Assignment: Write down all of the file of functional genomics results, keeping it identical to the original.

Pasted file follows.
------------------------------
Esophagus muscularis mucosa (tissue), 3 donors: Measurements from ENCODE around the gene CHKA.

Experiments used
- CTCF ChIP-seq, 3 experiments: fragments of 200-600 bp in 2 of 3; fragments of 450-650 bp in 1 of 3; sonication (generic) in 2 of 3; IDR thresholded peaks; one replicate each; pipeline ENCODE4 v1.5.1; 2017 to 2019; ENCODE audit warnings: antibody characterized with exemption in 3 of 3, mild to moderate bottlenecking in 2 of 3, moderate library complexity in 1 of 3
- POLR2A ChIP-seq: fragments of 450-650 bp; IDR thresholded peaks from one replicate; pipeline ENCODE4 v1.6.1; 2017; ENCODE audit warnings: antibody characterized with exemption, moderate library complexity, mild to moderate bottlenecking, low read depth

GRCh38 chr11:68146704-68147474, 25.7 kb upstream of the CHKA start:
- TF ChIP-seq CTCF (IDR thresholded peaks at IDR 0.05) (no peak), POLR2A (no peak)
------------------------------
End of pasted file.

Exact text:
Esophagus muscularis mucosa (tissue), 3 donors: Measurements from ENCODE around the gene CHKA.

Experiments used
- CTCF ChIP-seq, 3 experiments: fragments of 200-600 bp in 2 of 3; fragments of 450-650 bp in 1 of 3; sonication (generic) in 2 of 3; IDR thresholded peaks; one replicate each; pipeline ENCODE4 v1.5.1; 2017 to 2019; ENCODE audit warnings: antibody characterized with exemption in 3 of 3, mild to moderate bottlenecking in 2 of 3, moderate library complexity in 1 of 3
- POLR2A ChIP-seq: fragments of 450-650 bp; IDR thresholded peaks from one replicate; pipeline ENCODE4 v1.6.1; 2017; ENCODE audit warnings: antibody characterized with exemption, moderate library complexity, mild to moderate bottlenecking, low read depth

GRCh38 chr11:68146704-68147474, 25.7 kb upstream of the CHKA start:
- TF ChIP-seq CTCF (IDR thresholded peaks at IDR 0.05) (no peak), POLR2A (no peak)